Jacob Philadelphia

Jacob Philadelphia (August 14, 1735 – 1795)

Jacob Philadelphia is notable as the first American-born magician to achieve fame — although he primarily performed abroad. Jacob Meyer was born on August 14, 1735.  Dr. Christopher Witt, the associate of Johannes Kelpius, was chiefly responsible for his education. Meyer’s patron in England was Prince Henry, Duke of Cumberland and Strathearn.

When he converted to Christianity, Jacob Meyer took the name of Jacob Philadelphia in homage to the home city of the American scientist and statesman Benjamin Franklin. He was also performed by the names Meyer Philadelphia and Philadelphus Philadelphia. Read More…

Are dogs fooled by sleight of hand?

The answer appears to be … yes!

Escape artist cat?

Marshmellow the French escape artist catFor a moment of levity — if Houdini had owned a cat, would it have looked like Marshmallow? Read More…

Dark Legacy

Thriller - Dark Legacy - bullet catch trickOn Boris Karloff’s TV show, Thriller, one episode was titled Dark Legacy — about a dying warlock who is also a great stage magician, who leaves his book of secrets to his nephew, a struggling stage magician.  Unfortunately, the nephew follows in his uncle’s occult footsteps, with fatal consequences.

The episode shows some examples of some classic magic, including: Read More…

Aldo Colombini has suffered a stroke

Sad news – Aldo Colombini has suffered a stroke, according to his wife.

Prayers will be appreciated, I’m sure. Read More…

Self-Working paper magic

Self-Working paper magic—81 foolproof tricks by Karl Fulves

Self-Working Paper Magic, by Karl Fulvesbuy-from-amazon

I’m a fan of Karl Fulves “self-working” series, and Self-Working Paper Magic is no exception.  It’s a collection of 81 “tricks” that would work for any clown, magician, kid’s church worker, children’s pastor, etc.  It’s a collection of different “tricks” ranging from paper hats, a paper tree, simple origami (the dollar ring, etc.), some classic magic tricks, etc.

The descriptions are clear and straightforward, and the illustrations are simple and clear.  It’s highly recommended, and I rate it 4 clowns out of a possible 5. Read More…

Magic change bag


Professional Change Bag - A Magic Performer's EssentialThe magic change bag is a very versatile clown prop, that is used to make a small item disappear, or to change one small item into another.  One of its’ strengths is that the bag can be pulled inside-out to ‘prove’ that it’s empty—when it’s not, of course.  It can be used as a straight magic trick, but it lends itself to clown magic as well. Read More…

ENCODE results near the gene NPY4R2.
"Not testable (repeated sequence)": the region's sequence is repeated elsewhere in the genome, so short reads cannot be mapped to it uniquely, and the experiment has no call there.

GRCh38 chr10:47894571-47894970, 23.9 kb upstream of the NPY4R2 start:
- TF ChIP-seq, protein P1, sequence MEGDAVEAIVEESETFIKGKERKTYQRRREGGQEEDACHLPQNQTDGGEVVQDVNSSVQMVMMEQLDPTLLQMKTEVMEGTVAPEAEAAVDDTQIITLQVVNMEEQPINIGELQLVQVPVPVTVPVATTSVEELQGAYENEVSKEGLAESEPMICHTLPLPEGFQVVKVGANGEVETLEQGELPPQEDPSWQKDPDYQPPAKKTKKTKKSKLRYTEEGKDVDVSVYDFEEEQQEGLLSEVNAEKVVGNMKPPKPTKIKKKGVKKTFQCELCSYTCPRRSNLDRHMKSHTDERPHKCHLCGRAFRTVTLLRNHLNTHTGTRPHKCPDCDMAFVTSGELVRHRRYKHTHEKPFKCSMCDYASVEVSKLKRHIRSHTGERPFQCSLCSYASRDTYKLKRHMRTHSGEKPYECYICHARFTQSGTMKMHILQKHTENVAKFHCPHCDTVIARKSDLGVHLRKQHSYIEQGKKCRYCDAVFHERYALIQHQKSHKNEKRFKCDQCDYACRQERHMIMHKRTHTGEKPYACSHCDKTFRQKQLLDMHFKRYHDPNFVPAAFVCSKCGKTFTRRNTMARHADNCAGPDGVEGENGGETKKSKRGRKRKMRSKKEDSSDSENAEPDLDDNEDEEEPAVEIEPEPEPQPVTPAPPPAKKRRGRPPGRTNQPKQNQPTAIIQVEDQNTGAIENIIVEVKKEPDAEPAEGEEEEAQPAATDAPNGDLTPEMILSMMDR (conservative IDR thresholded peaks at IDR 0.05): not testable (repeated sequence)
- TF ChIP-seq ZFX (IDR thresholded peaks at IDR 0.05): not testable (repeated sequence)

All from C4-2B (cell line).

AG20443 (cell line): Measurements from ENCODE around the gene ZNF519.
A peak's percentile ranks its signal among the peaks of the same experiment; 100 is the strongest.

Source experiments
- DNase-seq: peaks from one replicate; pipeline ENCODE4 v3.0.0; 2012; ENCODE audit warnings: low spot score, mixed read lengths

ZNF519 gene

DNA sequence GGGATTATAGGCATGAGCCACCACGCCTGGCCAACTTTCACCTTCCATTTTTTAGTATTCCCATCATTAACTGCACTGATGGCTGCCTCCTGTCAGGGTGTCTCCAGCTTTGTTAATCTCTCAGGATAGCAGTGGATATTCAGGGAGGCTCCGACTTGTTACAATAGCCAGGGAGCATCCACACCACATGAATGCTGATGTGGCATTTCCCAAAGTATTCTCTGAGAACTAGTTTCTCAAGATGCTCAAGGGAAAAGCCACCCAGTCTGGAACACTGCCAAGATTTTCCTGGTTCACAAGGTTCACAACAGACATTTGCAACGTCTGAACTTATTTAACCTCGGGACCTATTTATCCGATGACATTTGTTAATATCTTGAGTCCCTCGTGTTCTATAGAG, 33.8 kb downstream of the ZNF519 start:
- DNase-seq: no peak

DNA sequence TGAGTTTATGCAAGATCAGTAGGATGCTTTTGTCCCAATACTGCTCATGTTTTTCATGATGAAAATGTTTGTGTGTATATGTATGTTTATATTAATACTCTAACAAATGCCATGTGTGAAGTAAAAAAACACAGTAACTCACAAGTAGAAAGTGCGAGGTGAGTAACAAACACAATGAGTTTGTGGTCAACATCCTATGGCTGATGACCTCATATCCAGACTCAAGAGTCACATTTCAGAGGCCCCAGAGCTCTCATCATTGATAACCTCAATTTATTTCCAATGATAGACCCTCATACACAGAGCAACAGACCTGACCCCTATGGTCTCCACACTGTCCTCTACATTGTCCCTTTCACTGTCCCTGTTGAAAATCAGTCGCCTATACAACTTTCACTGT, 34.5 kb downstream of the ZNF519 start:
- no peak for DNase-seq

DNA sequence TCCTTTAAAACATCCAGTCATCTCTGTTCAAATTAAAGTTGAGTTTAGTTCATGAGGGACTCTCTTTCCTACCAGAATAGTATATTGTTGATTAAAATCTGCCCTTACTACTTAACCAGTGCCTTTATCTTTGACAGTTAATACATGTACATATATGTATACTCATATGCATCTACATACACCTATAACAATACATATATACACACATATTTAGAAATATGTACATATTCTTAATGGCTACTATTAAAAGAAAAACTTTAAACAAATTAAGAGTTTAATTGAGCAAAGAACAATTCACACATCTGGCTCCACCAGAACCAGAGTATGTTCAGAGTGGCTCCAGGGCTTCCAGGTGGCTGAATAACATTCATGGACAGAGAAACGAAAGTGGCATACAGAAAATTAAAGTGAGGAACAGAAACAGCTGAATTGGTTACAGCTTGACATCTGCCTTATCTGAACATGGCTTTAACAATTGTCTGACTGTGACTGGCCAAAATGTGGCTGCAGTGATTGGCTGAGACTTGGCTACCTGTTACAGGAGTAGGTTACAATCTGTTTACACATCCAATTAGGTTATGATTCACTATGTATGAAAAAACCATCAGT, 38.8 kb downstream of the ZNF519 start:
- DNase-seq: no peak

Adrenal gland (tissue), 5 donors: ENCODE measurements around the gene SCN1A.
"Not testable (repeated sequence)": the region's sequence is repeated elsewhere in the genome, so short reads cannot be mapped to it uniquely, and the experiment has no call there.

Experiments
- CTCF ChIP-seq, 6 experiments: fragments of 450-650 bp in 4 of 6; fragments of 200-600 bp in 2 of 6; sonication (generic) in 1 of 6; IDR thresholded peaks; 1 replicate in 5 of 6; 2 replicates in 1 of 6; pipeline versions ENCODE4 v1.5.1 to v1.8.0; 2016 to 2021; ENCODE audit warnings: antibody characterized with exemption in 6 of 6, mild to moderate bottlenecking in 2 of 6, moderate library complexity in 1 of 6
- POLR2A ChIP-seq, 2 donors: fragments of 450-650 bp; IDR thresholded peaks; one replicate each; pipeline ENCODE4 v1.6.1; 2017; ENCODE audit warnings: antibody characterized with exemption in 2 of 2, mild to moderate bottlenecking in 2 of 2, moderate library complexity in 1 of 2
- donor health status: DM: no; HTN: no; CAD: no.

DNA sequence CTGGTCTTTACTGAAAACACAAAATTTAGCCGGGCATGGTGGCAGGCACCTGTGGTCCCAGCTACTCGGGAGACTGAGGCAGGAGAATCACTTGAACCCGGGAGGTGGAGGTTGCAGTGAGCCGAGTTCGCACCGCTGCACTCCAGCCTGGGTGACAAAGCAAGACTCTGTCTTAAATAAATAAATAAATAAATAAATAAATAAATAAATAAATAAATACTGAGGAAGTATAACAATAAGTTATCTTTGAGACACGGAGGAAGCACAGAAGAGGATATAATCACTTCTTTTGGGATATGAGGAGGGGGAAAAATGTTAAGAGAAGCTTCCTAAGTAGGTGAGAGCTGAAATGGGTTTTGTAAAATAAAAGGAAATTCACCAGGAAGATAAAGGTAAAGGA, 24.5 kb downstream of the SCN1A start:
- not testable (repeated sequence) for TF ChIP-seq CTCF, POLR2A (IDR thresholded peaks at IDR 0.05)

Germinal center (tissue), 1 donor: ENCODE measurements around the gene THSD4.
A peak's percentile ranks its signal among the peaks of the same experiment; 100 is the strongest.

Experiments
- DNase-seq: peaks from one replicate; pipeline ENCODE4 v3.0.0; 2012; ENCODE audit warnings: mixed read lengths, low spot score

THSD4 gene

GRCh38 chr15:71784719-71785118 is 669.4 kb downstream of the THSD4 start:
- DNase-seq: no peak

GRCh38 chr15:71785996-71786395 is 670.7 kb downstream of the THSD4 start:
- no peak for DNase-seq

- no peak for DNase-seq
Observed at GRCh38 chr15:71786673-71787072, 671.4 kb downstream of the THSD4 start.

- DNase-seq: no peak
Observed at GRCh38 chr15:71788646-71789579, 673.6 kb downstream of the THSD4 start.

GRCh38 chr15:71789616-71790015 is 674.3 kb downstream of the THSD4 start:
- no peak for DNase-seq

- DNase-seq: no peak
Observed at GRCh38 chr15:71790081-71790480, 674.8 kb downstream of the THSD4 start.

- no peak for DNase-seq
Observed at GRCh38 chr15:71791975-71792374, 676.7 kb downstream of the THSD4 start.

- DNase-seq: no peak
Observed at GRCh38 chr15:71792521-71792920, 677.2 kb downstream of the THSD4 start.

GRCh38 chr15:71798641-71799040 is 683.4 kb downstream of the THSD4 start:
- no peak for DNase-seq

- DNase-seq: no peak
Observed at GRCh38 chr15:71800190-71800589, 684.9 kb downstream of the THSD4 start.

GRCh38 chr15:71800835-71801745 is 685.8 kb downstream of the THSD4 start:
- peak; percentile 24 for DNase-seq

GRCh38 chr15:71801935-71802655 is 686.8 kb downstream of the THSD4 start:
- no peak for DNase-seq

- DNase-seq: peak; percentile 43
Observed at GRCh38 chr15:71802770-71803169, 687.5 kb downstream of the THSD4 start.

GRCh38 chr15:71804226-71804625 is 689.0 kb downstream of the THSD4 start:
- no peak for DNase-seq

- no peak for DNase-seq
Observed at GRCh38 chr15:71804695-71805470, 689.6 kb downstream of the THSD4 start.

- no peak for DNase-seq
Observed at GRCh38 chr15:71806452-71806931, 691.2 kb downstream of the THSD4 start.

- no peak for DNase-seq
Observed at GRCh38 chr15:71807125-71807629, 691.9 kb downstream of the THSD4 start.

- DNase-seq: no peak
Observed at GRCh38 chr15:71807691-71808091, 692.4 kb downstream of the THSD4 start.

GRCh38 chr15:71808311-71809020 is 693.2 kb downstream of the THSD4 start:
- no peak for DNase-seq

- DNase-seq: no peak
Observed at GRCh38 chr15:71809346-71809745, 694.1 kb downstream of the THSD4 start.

Magic for Dummies

Magic for Dummies

Magic for Dummies - a reference for the rest of us by David Pogue - ''A book that all magicians of any age and level of experience will cherish and refer to for years to come''—Lance Burton, world-renowned magician - Includes favorite tricks from 35 top professional magicians! - over 90 easy-to-perform tricks using everyday items like money, silverware and playing cards! Conjure up a magical performance for any event or occassion - Photos, patter and presentation tips provided for every trickbuy-from-amazon

As a general rule, I dislike the ‘Dummies’ series of books, simply because the titles seem to insult the reader.  However, I’ll make an exception for Magic for Dummies by David Pogue.  I’ve been familiar with David Pogue’s writing for the Macintosh community for several years, and I’ve always found him to be both an entertaining as well as informative writer.  The same, I’m happy to say, holds here. Read More…

Mysterio’s Encyclopedia of Magic and Conjuring

book review of Mysterio’s Encyclopedia of Magic and Conjuring

Mysterio's Encyclopedia of Magic and Conjuring - a complete compendium of astonishing illusions by Gabe Fajuribuy-from-amazon Previously, I pointed to Mark Wilson’s Complete Course in Magic as my favorite, one-volume introduction to magic tricks.  That title has now been taken byMysterio’s Encyclopedia of Magic and Conjuring.  It is written as though the author, Gabe Fajuri, has stumbled upon the notebook of an old illusionist, circa the 1920’s named Mysterio, and is serving as an editor, updating the various effects where needed.  It makes for very enjoyable reading, with ample illustions, and well-written for teaching people how to perform magic tricks.  Further, it not only shows how to perform any given trick, but suggestions as how to entertain, using the various tricks as a means to that end.  In addition, as part of the text, “Mysterio” also adds tidbits of history for the various performers of the past, which I found very enjoyable. Read More…

Maskelyne’s Book of Magic

Maskelyne’s Book of Magic

Maskelyne's Book of Magicbuy-from-amazon I frankly found Maskelyne’s Book of Magic to be very useful—but not for the tricks included in the book.  For the most part, I’ve seen most of them in other works, such as Mark Wilson’s Encyclopedia of Magic, and others are obsolete—chemical tricks, etc.

However, what I found to be very useful were the directions on stagecraft, preparation, routining, nurturing a good relationship with your local magic dealer (and why), etc. Read More…